Maryland Delays Digital Advertising Services Tax; Revises Guidance For Sales Tax Of Digital Products

Maryland Senate Bill (S.B.) 787 became law 30 days after being presented to the governor, who allowed the bill to pass without his signature. S.B. 787 delays Maryland’s digital advertising services tax until 2022; contains technical corrections to the tax; and modifies sales and use tax provisions relating to digital products, digital codes and custom software.


Digital Advertising Services Tax

The most significant change to the digital advertising services tax under S.B. 787 was to delay the implementation of the tax to January 1, 2022. The new legislation also exempts “broadcast entities” and “news media entities” from the tax by excluding advertising services on digital interfaces owned or operated by, or operated on behalf of, a broadcast entity or news media entity from the definition of digital advertising services. Additionally, the law prohibits persons who are subject to the tax from directly passing on the cost to the customer by means of a separate fee, surcharge or line-item.

The Comptroller of Maryland does not expect to issue additional guidance for the digital advertising services tax until at least July 2021.


Digital Products and Digital Codes

The new legislation excludes certain prerecorded and live instruction, seminars, discussions or similar events from the definition of a “digital product.” Professional services that are delivered electronically are also excluded from the definition of “digital product.” In addition, gift cards and gift certificates with monetary value are not taxable digital codes when the gifts are redeemable for an item other than a digital product.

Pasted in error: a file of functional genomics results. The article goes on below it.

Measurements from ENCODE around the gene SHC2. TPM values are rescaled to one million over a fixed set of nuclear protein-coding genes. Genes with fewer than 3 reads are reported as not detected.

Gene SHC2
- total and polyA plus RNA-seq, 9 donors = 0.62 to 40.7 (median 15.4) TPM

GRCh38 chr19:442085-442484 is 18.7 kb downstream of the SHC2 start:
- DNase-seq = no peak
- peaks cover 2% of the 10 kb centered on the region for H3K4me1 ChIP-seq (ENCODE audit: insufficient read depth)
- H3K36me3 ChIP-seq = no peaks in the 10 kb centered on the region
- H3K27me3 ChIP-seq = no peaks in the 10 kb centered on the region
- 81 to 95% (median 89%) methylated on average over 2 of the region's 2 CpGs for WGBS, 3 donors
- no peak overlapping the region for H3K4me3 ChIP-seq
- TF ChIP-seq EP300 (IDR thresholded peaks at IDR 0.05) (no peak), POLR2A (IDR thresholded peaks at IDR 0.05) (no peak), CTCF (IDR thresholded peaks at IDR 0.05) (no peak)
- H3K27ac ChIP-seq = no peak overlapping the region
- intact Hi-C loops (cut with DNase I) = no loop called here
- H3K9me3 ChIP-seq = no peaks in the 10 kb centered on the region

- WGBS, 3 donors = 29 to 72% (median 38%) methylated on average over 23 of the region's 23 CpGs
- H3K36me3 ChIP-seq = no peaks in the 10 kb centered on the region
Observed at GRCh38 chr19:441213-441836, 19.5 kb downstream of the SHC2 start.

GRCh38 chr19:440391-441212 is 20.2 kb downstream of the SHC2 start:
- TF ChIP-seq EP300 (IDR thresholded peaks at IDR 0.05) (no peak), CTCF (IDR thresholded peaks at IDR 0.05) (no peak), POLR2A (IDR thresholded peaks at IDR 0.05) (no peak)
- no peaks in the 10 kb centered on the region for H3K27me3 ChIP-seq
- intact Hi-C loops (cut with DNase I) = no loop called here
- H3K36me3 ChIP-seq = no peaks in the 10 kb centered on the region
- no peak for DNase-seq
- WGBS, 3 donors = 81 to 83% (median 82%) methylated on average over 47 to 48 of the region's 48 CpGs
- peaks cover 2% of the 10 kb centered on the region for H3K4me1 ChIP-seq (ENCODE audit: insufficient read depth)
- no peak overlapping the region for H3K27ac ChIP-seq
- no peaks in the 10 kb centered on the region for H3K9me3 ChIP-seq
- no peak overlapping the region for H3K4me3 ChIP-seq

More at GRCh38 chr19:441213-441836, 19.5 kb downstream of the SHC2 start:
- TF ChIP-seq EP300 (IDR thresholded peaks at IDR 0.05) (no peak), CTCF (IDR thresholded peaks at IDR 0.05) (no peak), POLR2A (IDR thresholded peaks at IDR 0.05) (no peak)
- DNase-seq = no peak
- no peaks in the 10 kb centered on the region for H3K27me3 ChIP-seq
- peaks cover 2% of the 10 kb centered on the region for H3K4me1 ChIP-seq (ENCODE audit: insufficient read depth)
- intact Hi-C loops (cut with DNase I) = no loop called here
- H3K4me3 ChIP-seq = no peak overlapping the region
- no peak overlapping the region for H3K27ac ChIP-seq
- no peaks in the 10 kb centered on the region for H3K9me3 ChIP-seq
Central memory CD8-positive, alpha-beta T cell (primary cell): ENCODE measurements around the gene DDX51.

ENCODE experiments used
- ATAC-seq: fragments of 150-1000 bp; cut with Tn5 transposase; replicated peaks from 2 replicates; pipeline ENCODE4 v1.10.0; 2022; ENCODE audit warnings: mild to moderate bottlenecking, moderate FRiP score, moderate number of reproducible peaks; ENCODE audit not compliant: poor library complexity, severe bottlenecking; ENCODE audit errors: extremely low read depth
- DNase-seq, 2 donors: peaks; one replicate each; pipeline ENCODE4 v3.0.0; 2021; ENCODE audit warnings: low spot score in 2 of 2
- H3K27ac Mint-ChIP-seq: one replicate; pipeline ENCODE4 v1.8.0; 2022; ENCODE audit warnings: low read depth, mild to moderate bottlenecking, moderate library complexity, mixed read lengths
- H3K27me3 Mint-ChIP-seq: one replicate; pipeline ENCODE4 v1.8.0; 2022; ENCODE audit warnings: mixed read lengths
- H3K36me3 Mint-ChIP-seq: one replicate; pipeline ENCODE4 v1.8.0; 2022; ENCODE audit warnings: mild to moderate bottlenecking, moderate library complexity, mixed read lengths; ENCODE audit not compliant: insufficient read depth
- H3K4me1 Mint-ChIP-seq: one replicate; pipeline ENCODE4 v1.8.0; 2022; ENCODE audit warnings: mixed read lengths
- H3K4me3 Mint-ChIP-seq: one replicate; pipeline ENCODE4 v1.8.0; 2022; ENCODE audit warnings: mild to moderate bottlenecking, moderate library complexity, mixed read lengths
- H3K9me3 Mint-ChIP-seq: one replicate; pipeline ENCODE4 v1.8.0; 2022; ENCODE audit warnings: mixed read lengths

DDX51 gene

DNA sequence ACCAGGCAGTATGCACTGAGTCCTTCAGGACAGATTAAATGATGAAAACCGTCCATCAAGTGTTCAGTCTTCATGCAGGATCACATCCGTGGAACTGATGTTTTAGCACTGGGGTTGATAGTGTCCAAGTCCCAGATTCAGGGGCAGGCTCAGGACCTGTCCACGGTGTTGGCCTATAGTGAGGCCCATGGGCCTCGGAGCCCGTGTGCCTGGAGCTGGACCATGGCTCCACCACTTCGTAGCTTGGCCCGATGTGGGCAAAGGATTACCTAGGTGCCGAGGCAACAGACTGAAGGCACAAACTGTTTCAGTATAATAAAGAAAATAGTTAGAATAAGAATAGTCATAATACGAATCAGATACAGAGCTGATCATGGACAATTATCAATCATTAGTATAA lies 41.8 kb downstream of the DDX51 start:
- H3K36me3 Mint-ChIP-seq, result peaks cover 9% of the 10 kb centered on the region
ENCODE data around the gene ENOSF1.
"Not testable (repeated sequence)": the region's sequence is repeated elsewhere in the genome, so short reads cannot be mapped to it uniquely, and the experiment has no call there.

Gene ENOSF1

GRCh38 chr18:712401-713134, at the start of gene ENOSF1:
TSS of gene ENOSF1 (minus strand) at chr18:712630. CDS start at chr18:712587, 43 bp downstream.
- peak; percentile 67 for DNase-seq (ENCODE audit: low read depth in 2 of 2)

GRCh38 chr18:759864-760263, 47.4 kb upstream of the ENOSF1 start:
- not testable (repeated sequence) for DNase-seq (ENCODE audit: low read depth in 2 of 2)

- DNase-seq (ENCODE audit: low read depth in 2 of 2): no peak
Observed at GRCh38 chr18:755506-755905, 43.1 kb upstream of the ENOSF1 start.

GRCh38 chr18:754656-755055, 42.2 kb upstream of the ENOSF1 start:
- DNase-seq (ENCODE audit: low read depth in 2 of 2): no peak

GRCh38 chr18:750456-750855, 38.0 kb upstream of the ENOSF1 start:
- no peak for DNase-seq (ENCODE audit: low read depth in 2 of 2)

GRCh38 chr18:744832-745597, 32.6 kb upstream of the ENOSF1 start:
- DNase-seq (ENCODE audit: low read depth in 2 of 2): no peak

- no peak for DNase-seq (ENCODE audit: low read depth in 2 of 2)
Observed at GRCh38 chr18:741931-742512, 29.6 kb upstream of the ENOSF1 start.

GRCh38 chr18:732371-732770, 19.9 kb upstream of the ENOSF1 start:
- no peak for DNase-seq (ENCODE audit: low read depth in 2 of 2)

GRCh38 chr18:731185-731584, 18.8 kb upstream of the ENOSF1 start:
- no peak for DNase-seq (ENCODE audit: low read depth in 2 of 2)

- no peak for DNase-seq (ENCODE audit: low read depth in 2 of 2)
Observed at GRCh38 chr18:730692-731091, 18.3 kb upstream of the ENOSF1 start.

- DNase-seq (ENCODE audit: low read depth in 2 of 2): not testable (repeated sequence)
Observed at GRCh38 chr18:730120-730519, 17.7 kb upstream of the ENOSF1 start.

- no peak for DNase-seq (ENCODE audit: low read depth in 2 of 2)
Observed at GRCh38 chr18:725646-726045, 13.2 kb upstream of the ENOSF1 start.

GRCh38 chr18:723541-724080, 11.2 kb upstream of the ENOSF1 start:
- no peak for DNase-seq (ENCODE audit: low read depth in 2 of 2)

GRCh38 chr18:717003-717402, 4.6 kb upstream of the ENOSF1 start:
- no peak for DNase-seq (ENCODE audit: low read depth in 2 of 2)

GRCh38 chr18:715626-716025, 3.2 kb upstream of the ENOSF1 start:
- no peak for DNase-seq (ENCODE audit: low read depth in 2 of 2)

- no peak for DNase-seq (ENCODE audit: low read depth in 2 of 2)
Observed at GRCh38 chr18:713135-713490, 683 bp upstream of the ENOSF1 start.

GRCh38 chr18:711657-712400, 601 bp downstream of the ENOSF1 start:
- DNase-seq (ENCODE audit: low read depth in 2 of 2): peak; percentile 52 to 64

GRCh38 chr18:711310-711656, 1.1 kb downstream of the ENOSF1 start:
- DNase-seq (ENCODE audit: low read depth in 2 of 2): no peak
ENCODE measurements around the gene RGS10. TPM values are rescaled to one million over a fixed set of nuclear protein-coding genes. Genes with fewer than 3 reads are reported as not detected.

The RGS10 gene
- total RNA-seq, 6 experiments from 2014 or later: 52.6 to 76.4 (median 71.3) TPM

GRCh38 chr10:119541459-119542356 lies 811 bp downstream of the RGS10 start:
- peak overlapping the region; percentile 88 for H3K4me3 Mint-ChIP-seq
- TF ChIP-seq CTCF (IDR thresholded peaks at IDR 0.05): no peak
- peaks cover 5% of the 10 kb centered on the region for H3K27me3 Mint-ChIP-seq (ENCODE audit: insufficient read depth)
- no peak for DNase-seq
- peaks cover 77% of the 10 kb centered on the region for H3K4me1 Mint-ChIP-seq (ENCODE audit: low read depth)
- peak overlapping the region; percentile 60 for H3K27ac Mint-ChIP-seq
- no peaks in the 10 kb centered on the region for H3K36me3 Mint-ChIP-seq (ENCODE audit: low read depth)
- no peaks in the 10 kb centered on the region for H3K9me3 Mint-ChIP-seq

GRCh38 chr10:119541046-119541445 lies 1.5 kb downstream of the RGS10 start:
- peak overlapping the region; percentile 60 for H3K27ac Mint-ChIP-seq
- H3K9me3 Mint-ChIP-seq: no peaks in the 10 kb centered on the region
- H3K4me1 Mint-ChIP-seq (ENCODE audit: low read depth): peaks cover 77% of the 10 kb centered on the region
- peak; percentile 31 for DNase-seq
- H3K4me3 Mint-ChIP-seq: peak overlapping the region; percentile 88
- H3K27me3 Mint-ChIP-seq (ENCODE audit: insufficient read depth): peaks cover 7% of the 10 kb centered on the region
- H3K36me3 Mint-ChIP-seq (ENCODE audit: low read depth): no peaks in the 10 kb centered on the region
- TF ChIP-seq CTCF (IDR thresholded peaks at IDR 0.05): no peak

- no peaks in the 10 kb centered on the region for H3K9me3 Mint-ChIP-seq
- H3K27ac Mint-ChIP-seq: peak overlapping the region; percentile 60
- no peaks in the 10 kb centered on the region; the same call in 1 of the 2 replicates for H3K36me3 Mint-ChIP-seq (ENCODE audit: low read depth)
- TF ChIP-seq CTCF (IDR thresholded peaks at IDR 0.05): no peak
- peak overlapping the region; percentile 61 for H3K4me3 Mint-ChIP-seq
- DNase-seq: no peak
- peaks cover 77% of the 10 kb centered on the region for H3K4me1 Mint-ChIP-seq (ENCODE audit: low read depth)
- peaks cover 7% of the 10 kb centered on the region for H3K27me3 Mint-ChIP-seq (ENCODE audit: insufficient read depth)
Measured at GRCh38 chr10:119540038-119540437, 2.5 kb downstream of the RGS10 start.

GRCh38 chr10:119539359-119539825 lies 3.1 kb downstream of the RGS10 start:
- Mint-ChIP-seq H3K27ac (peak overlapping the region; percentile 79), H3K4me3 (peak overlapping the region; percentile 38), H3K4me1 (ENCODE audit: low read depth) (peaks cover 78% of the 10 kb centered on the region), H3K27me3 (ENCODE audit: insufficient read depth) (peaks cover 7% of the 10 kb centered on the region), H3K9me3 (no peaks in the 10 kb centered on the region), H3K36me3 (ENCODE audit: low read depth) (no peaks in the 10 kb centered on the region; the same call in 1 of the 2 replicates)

The changes to the taxation of digital products included in S.B. 787 apply retrospectively to March 14, 2021. The Comptroller of Maryland issued its interpretation of the new legislation as revisions to Business Tax Tip #29, “Sales of Digital Products and Digital Goods” on June 3, 2021. 


Custom Software

 S.B. 787 also expands the exemption of custom computer software from sales and use tax to software or services relating to custom software that is “configured” or “modified” for use, regardless of the method of delivery. This would include software-as-a-service in the exemption. The revised Business Tax Tip #29 contains an explanatory list of the kinds of software that would normally be considered as “configured” or “modified” for use, as well as examples of when software-as-a-service is and is not exempt as custom software.


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